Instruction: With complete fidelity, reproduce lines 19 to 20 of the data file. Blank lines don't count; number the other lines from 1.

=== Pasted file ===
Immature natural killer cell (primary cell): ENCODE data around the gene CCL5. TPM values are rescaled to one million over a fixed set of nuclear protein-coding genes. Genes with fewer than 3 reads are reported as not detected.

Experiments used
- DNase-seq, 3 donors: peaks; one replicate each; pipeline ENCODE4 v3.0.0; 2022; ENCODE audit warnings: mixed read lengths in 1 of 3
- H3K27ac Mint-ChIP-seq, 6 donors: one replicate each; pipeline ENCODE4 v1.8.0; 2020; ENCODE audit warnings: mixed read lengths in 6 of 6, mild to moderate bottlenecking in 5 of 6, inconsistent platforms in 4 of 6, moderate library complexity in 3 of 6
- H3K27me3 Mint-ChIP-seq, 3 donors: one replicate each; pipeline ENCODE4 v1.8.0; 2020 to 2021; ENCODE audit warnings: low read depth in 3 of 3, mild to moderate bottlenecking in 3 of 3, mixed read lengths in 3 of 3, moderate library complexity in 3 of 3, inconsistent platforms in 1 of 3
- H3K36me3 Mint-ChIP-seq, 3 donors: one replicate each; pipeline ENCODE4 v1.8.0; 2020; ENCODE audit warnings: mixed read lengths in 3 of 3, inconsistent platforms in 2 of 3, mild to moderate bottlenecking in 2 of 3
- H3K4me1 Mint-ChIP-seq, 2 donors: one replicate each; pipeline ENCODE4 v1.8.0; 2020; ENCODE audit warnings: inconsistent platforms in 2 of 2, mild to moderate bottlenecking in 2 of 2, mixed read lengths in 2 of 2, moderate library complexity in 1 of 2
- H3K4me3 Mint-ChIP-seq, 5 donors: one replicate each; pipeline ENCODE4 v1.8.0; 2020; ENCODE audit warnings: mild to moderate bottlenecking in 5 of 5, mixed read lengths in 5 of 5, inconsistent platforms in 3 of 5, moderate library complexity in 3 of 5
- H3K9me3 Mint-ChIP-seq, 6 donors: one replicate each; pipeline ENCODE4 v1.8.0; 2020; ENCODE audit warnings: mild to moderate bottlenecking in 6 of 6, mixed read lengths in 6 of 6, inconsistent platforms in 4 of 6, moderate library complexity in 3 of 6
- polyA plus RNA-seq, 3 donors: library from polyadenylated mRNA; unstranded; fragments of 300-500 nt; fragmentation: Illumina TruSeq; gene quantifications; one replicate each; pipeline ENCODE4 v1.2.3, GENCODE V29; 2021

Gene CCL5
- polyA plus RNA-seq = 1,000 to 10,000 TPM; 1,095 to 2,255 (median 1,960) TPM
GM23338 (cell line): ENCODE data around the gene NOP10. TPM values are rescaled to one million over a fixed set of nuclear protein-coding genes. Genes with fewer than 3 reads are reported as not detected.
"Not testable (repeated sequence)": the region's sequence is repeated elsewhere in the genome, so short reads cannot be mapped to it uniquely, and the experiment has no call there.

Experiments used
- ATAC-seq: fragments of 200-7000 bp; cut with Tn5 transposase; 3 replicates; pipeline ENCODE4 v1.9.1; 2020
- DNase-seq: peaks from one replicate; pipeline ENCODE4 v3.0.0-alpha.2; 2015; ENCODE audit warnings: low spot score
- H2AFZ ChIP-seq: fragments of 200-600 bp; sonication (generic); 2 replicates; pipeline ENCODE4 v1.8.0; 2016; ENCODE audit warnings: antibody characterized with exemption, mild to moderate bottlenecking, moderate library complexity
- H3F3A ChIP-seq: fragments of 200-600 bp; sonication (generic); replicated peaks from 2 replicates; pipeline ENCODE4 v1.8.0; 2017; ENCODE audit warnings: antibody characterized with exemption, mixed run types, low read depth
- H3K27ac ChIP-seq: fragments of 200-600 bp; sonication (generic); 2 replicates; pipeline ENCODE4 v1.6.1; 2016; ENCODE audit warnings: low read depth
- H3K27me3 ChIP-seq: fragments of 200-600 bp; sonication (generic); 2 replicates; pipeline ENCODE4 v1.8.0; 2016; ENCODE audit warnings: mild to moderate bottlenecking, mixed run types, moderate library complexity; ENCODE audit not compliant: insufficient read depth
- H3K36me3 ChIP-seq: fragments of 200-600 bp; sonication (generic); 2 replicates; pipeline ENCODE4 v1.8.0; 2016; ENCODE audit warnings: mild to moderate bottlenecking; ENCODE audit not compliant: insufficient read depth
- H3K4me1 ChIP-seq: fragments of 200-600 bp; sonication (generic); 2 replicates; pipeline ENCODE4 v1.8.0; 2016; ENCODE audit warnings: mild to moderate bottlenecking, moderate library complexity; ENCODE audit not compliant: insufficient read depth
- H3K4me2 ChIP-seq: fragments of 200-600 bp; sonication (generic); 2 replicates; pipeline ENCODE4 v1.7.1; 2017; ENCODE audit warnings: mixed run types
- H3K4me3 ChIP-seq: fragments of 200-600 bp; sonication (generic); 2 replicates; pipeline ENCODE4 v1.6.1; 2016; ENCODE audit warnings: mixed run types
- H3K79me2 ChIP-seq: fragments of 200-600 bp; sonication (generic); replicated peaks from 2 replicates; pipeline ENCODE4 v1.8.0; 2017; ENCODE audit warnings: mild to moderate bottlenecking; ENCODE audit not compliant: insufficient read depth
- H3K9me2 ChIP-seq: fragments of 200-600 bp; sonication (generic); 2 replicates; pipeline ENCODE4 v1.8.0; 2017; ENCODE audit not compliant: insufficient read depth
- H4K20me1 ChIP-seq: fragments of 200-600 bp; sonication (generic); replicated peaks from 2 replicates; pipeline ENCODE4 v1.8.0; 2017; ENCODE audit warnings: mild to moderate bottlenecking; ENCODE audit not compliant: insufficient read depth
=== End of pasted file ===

- H3F3A ChIP-seq: fragments of 200-600 bp; sonication (generic); replicated peaks from 2 replicates; pipeline ENCODE4 v1.8.0; 2017; ENCODE audit warnings: antibody characterized with exemption, mixed run types, low read depth
- H3K27ac ChIP-seq: fragments of 200-600 bp; sonication (generic); 2 replicates; pipeline ENCODE4 v1.6.1; 2016; ENCODE audit warnings: low read depth